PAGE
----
Nuclear Switch Locator

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Yes, I know... the title is kind of an exaggeration but not quite :) This instructable aim to solve a problem that troubled humans since the invention of the electric light: how do you find a light switch in the dark? "Just buy an illuminated light switch!" you will say... but where's the fun in that?

I came up with a solution that requires a 3D printer, a little bit of blue tack and a couple of... radioactive gas filled vials.

These sealed glass vials are internally coated with a phosphor material and filled with tritium, a radioactive isotope of hydrogen that emits beta particles (electrons). Tritium emits electrons through beta decay and, when they interact with a phosphor material, light is emitted through the process of phosphorescence: they will glow continuously for about 20 years!

The overall process of using a radioactive material to excite a phosphor and ultimately generate light is called radioluminescence.

Supplies:

This is it!

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Step 1: Let's Do It!

Building this device is extremely easy and will require just a few minutes:

  • download the 3D model (available as STL or STEP file should you want to modify it).
  • print the 3D model.
  • insert a tiny amount of blue tack into the slots that will host the vials in order to secure them
  • insert the vials in the slots, gently pushing them. They should not protrude from the surface.
  • put some bluetack on the back of the 3D printed part.
  • secure your nuclear switch locator on the switch plate and...

...FIAT LUX! Job done

For the next 20 years you will be able to find your light switch without staining the wall around it randomly moving your hands it in the dark... :)

Step 2: Safety and Legislation

Safety

A 2007 report by the UK government's Health Protection Agency Advisory Group on Ionizing Radiation declared the health risks of tritium exposure to be double than previously set by the International Commission on Radiological Protection, but encapsulated tritium lighting devices, typically taking the form of a luminous glass tube embedded in a thick block of clear plastic, prevent the user from being exposed to the tritium at all unless the device is broken apart.

Tritium presents no external beta radiation threat when encapsulated in non-hydrogen-permeable containers due to its low penetration depth, which is insufficient to penetrate intact human skin. However, GTLS devices do emit low levels of X-rays due to bremsstrahlung. The primary danger from tritium arises if it is inhaled, ingested, injected, or absorbed into the body. This results in the absorption of the emitted radiation in a relatively small region of the body, again due to the low penetration depth. The biological half-life of tritium—the time it takes for half of an ingested dose to be expelled from the body—is low, at only 12 days. Tritium excretion can be accelerated further by increasing water intake to 3–4 liters/day.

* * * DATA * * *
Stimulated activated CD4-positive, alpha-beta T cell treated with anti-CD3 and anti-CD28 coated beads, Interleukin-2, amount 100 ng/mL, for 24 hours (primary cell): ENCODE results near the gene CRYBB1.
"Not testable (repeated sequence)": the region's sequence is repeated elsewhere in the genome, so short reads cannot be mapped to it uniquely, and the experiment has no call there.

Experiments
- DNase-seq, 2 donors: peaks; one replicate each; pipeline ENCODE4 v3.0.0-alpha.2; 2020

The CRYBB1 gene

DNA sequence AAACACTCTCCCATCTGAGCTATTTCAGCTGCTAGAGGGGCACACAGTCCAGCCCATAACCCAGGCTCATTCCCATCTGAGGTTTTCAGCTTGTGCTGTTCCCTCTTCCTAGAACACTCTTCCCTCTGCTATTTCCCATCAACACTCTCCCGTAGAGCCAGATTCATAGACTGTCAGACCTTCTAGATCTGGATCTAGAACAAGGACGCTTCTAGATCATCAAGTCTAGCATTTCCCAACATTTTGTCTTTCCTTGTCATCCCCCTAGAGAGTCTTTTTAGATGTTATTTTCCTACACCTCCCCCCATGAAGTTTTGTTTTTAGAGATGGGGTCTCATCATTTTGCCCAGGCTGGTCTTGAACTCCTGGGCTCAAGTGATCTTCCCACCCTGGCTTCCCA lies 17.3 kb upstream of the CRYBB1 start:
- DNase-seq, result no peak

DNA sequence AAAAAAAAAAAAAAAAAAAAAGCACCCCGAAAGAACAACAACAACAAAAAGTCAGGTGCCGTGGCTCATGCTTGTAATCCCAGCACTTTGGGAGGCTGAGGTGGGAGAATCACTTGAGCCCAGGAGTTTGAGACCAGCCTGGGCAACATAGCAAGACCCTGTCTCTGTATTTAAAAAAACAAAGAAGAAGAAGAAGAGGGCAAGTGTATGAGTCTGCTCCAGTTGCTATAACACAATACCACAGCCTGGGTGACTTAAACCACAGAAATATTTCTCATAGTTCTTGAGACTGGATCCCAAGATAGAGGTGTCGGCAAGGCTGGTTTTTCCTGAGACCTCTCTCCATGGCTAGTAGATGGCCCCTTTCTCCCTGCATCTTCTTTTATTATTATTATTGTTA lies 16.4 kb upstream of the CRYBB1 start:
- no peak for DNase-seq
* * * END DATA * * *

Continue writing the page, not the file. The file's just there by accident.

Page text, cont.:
Direct, short-term exposure to small amounts of tritium is mostly harmless. If a tritium tube breaks, one should leave the area and allow the gas to diffuse into the air. Tritium exists naturally in the environment, but in very small quantities.

Legislation

Because tritium is used in boosted fission weapons and thermonuclear weapons (though in quantities several thousand times larger than that in a keychain), consumer and safety devices containing tritium for use in the United States are subject to certain possession, resale, disposal, and use restrictions. In the US, devices such as self-luminous exit signs, gauges, wristwatches, etc. that contain small amounts of tritium are under the jurisdiction of the Nuclear Regulatory Commission, and are subject to possession, distribution, and import and export regulations found in 10 CFR Parts, 30, 32, and 110. They are also subject to regulations for possession, use, and disposal in certain states. Luminous products containing more tritium than needed for a wristwatch are not widely available at retail outlets in the United States.

They are readily sold and used in the UK and US. They are regulated in England and Wales by environmental health departments of local councils. Tritium lighting is legal in most of Asia and Australia.

(courtesy of Wikipedia)